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Показать все книги автора/авторов: Anthony Piers

«Chaining the Lady», Piers Anthony


The security guard was young, fresh from the most rigorous academy, and human. That, virtually by definition, meant trouble. As the acolytes of the Cluster Tarot Temple put it, the Suit of Gas equated with both the Sphere of Sol and the condition of Trouble for excellent reason. No wonder that suit’s symbol was the sword of war, despite the efforts of euphemists to redefine it as the scalpel of science.

Yet in defense of this necessarily nameless Solarian guard, it must be stated that he acted in strict accordance with the nature and training of his kind. All the pertinent regulations were imprinted on his awareness, and his decision was guided reflex. By the book, he was correct.

He saw the intruder in the private office of the Minister of Population, poking a tentacle into the computer file cabinet. It was after hours, the illumination had been set low, and no pass had been authorized. So the Solarian fired his laser stunner without challenge.

The intruder fell as the beam touched. It was a good shot; the Academy might not turn out many original thinkers, but it never loosed a sloppy shooter. The guard alerted his immediate superior by bodyphone, for of course he honored the chain-of-command requirements, and approached the suspect.

“A Dino!” the man remarked, employing a grossly vernacular term whose origin had been lost in Planet Outworld’s antiquity.

Indeed, it was a Polarian, now heaped in a boneless mass about its spherical wheel, its tentacle as limp as a dead snake. Not dead, of course; spies were never killed, because of their interrogation value and because they often employed local hosts. It would not be right to kill the host for the actions of the transferee who possessed it. This creature of Sphere Polaris would recover in a few hours.

“Funny,” the guard remarked aloud. Despite the vulgarity he had used a moment before, he was not a Polaphobe; some of his best friends were alien creatures. This was, after all, the Imperial Planet, nexus of Segment Etamin, one of the ten major Empires of Galaxy Milky Way. In fact, without the constant flux of galactics in human or alien guise, he would have no job, “Poles don’t usually snoop. They call it uncircular.”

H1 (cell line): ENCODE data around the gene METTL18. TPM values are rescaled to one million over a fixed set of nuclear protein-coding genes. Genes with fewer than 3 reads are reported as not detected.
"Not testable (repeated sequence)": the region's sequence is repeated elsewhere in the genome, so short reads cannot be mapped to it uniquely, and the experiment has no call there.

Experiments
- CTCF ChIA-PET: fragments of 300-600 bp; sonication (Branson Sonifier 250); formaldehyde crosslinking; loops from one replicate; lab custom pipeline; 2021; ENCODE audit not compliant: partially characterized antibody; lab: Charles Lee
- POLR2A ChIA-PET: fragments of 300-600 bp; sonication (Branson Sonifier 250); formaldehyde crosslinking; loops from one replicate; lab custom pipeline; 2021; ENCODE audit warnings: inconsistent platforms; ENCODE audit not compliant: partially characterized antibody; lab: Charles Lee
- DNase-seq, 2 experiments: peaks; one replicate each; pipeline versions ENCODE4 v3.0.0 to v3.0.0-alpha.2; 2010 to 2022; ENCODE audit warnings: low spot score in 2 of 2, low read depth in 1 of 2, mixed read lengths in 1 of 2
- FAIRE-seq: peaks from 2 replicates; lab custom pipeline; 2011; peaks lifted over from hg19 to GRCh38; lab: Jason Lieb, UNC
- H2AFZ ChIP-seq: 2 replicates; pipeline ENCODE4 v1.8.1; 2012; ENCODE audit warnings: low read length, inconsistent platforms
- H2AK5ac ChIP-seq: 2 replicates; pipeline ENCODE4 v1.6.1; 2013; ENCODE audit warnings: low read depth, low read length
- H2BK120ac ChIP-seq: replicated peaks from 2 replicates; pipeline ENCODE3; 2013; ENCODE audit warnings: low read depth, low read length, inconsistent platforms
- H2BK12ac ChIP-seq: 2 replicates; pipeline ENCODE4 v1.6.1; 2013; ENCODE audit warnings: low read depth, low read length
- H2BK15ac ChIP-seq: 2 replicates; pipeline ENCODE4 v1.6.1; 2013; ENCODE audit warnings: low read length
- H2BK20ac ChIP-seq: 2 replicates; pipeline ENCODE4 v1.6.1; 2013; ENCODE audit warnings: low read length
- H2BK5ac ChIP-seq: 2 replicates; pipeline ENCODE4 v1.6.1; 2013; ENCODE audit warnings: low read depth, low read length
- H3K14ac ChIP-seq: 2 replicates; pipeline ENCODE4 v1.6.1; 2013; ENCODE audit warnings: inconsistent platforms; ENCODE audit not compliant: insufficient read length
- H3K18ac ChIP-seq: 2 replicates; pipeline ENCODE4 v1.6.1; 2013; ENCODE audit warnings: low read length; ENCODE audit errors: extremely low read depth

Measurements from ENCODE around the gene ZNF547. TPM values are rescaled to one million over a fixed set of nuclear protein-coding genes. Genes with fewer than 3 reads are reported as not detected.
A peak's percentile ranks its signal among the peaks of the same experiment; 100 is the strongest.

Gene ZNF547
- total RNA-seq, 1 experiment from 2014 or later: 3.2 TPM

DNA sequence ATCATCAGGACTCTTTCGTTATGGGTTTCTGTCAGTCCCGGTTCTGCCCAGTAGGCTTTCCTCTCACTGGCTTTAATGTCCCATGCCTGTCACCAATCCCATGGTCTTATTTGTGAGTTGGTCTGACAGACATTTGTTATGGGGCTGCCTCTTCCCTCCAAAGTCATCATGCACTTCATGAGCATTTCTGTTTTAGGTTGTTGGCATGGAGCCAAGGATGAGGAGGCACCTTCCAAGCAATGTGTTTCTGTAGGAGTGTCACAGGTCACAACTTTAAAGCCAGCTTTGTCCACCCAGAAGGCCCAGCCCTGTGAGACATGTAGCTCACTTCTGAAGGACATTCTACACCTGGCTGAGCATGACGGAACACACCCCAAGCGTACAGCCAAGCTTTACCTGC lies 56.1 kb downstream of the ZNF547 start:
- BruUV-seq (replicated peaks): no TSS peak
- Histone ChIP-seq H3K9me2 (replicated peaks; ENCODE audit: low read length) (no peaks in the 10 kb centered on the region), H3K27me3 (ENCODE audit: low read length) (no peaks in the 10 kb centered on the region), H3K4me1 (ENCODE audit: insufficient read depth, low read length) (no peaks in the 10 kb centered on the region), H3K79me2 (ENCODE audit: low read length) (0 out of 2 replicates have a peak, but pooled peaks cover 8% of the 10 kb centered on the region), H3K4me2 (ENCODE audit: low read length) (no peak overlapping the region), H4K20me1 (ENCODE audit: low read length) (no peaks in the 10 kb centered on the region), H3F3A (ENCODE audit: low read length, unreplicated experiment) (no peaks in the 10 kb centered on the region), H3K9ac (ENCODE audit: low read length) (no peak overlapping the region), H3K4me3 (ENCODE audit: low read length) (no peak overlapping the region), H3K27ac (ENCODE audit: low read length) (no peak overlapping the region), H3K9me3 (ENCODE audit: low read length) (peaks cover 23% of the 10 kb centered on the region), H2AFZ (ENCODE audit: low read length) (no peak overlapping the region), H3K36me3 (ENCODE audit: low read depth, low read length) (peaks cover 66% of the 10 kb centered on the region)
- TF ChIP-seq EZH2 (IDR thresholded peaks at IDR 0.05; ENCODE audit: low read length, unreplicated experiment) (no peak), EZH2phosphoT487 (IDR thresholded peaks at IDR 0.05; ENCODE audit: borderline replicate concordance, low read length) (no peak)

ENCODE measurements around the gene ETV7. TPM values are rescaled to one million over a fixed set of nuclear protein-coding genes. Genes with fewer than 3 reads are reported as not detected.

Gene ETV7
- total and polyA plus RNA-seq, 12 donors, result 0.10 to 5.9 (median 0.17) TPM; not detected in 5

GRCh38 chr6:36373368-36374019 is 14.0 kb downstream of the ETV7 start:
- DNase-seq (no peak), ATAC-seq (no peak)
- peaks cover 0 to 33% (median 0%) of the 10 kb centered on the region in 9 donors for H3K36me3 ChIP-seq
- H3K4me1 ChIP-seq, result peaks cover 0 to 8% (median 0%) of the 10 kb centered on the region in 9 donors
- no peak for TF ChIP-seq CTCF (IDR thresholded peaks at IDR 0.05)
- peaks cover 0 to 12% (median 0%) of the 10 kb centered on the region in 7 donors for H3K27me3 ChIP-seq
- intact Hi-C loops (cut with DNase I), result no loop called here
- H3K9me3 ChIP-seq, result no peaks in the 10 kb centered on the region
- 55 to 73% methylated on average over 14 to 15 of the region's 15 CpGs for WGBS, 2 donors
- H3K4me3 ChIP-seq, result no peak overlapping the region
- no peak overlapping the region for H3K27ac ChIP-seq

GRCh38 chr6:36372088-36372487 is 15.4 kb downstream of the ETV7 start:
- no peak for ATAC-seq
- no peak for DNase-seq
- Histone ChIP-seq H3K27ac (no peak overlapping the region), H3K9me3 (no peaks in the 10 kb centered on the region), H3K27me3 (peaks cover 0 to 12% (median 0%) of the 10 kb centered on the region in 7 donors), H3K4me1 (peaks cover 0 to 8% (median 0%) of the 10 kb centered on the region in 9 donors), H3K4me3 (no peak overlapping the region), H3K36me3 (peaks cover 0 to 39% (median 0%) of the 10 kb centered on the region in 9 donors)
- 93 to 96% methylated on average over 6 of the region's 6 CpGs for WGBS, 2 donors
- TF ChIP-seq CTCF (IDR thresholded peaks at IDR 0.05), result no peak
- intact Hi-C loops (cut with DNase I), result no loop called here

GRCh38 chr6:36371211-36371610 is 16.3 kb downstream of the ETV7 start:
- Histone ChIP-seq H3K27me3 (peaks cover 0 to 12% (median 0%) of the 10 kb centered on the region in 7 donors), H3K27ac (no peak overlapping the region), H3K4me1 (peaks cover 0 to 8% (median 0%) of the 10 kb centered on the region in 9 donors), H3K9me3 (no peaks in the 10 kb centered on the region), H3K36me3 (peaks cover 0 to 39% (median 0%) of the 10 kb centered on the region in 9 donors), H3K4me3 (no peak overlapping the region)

And this was true. Polarians, in the convenient informal analogy of the Cluster Tarot, equated with the Suit of Solid, symbolized by the Disk of Commerce and Culture. Circularity was the foundation of Polarian nature, and though to ignorant entities it sometimes resembled a runaround, it was also manifest that direct spying was foreign to Polarian concept. Something was very strange, here.

The guard lifted the flaccid tentacle and played his recording beam over the little ball set in its end. “Suspect in Minister’s office,” he said tersely into his phone. “Identity on record?”

Identification procedures were efficient on the Imperial Planet. Soon his superior’s horrified voice came back. “You bet it’s on record, soldier! That’s the Minister of Research.”

For an instant the Solarian guard saw his future laid out: unskilled manual labor, trimming the thornsuckers off the great vinetrees of the wilderness reservation, barehanded. Or maybe solitary duty aboard a farflung outpost planetoid, complete with pillmeals and femmecubes to satisfy his physical and emotional needs while his mind went slowly as berserk as the sanity shot permitted.

He had shot a Minister in his own office, a monumentally colossal blunder worthy of redlining in the annals of punishment. The Regulations Book would not protect him from the ravages of an inter-Spherical inquiry.

But then something clicked in the gray matter behind his frontlobe shock, a notion of almost whimsical desperation that abruptly fell into place. “But he’s in the Population office, not the Research office—without a pass, outside hours.”

There was a pause. “It is not for Security personnel to question the affairs of segment Ministers,” the officer said via the phone. “He could readily have obtained clearance. He must be in that office ten times a day, consulting with his associates. He just forgot, this time.”

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